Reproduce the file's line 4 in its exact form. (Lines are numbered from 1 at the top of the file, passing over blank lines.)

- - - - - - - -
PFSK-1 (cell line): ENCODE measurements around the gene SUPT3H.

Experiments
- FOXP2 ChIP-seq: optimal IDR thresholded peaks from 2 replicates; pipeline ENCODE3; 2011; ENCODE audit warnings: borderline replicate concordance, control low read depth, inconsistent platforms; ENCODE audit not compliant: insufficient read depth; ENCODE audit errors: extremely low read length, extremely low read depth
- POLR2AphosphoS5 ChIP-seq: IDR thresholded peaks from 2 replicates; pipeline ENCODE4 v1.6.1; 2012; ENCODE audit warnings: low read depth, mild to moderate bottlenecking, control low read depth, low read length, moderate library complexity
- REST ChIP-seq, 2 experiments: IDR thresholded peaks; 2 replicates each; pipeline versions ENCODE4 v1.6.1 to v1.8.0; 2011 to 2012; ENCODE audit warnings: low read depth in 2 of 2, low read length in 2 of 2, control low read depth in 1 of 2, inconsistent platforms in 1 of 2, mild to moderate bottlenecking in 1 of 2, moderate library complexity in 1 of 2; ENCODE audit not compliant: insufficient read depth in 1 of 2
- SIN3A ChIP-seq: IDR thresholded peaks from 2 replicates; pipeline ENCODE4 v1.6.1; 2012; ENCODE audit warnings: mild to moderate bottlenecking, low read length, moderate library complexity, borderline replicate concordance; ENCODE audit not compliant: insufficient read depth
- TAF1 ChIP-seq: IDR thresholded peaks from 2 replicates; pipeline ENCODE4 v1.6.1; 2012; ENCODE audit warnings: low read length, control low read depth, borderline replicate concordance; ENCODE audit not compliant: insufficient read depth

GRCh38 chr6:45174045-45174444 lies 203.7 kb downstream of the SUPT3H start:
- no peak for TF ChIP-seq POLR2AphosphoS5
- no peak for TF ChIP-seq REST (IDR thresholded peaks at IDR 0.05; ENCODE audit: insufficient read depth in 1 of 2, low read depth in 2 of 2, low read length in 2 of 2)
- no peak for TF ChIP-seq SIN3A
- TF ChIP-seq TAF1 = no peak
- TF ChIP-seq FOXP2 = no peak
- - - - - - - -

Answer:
- POLR2AphosphoS5 ChIP-seq: IDR thresholded peaks from 2 replicates; pipeline ENCODE4 v1.6.1; 2012; ENCODE audit warnings: low read depth, mild to moderate bottlenecking, control low read depth, low read length, moderate library complexity